Pulmonary Hypertension

Pulmonary hypertension is high pressure in the blood vessels that carry blood into the lungs. This strains the lungs and heart and can lead to serious problems.

Front view of male outline of head and chest showing heart and lungs.

Systemic hypertension means the pressure is too high in blood vessels throughout the body. A person with pulmonary hypertension may also have high blood pressure throughout the body.

What causes pulmonary hypertension?

The cause of pulmonary hypertension is sometimes unknown. But it's most often caused by another health problem. In many cases, controlling this problem can help prevent or control pulmonary hypertension. Some of the most common causes of pulmonary hypertension are:

In children:

  • Severe lung problems in a newborn

  • Lung conditions, such as cystic fibrosis or interstitial lung disease

  • Heart disease

  • Congenital heart defects

  • HIV infection

  • Other conditions, such as scleroderma, lupus, or sickle cell disease

In adults:

  • Lung conditions, such as chronic obstructive pulmonary disease (COPD), advanced bronchitis, cystic fibrosis, or pulmonary fibrosis

  • Liver disease

  • Blood clots in the lungs

  • Left-sided heart failure

  • HIV infection

  • Sleep apnea

  • Other conditions, such as scleroderma, lupus, or sickle cell disease

What are the symptoms of pulmonary hypertension?

Symptoms may come on suddenly. Or, they may come on slowly over time. Symptoms can include:

  • Shortness of breath

  • Blue lips or fingernails (signs that the body is having trouble getting oxygen)

  • Tiring quickly, especially when active

  • Fast heartbeat

  • Pain in the upper right side of the abdomen

  • Swelling in the legs or ankles

  • Chest pain or pressure

  • Fainting or dizzy spells

How is pulmonary hypertension diagnosed?

Your healthcare provider will examine you and listen to your heart and lungs. Your blood pressure will also be measured. Tests may be done to help find the cause. These may include:

  • Blood tests. These measure certain body functions. They also check for problems such as infection.

  • Chest X-ray. This takes a picture of the inside of the chest. It can show certain heart and lung problems.

  • Electrocardiogram (ECG). This test records the heart’s electrical activity.

  • Echocardiogram (echo). This test uses sound waves to create a moving picture of the heart.

  • Pulmonary function tests. These tests measure breathing and lung capacity.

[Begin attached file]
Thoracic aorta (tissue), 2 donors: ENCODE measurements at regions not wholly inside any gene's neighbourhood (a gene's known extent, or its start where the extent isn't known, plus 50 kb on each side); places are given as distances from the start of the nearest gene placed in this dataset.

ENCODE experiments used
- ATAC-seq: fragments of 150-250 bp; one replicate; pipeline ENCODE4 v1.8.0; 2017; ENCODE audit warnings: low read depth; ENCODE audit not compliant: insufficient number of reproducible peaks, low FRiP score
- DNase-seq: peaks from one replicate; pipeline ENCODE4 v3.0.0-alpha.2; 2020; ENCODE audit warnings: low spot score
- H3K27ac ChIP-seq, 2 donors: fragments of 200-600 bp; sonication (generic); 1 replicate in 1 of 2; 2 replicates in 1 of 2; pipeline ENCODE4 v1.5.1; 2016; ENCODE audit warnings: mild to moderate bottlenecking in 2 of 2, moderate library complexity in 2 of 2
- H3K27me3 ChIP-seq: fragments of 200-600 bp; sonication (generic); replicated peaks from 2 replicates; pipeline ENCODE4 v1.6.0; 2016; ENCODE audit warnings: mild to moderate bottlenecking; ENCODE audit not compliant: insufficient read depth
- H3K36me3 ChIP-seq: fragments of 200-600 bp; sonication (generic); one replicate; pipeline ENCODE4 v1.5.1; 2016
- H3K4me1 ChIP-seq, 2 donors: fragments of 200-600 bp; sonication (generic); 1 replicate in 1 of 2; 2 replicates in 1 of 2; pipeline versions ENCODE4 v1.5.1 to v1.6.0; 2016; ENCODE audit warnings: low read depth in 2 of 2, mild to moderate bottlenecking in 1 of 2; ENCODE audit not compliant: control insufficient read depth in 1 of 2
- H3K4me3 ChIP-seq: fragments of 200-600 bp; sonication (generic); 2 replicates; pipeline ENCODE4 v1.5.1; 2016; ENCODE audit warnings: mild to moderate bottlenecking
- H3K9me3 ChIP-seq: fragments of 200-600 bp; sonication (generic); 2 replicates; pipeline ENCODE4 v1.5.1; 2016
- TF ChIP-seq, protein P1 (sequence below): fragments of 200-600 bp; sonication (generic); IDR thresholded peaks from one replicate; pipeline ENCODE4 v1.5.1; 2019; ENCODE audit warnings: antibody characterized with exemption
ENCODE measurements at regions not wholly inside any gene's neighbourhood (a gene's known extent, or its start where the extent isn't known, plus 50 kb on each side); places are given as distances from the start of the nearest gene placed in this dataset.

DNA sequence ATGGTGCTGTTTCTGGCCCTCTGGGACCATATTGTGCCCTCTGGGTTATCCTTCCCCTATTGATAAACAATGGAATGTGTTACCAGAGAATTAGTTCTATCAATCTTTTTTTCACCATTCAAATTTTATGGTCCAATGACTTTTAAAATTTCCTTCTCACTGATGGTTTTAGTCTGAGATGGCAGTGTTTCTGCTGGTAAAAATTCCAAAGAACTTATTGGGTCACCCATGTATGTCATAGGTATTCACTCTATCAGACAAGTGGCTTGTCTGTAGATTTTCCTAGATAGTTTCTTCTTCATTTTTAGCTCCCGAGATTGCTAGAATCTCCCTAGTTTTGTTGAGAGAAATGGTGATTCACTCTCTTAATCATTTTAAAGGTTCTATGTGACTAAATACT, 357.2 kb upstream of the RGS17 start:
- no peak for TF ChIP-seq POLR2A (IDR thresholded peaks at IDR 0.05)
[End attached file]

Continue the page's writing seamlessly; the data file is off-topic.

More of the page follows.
• Perfusion lung scan. This scan may be used to find changes in the arteries leading to the lungs and blood flow within the lungs and to identify blood clots.

  • CT scan of the chest. This test takes detailed pictures of the lungs.

  • 6-minute walk test. This test measures your exercise tolerance and to check if your oxygen levels drop when you exert yourself.

  • Right heart catheterization (cath). This procedure n measures pressures in the heart and lungs. . A thin tube (catheter) is put into a blood vessel in the groin or neck and guided into the right side of the heart and to the pulmonary artery. This is the main artery that carries blood to your lungs. Certain blood pressure tests are then done. This is the only test that measures the pressure inside the pulmonary arteries.

How is pulmonary hypertension treated? 

Treatment depends on your age, health, and the severity of your symptoms. Any underlying health problems you have will be treated. Treatment may also include:

  • Oxygen

  • Medicine to lower the pressure in the lung blood vessels

  • Medicine to help the body lose excess water

  • Medicine to prevent blood clots

  • Medicine that help the heart beat stronger, pump more blood and control abnormal heart rhythms

What are the long-term concerns?

Though pulmonary hypertension has no cure, certain treatments may relieve symptoms and slow progression of the disease. In rare and severe cases, a lung transplant may be needed. Your healthcare provider can tell you more about this if needed.

When you should call your healthcare provider

Call your healthcare provider right away if you have any of the following:

  • Persistent blueness of lips or fingernails

  • Shortness of breath

  • Fever of 100.4° F ( 38.0°C ) or higher or as advised by your healthcare provider

  • Fainting spells

  • New symptoms or worsening of current symptoms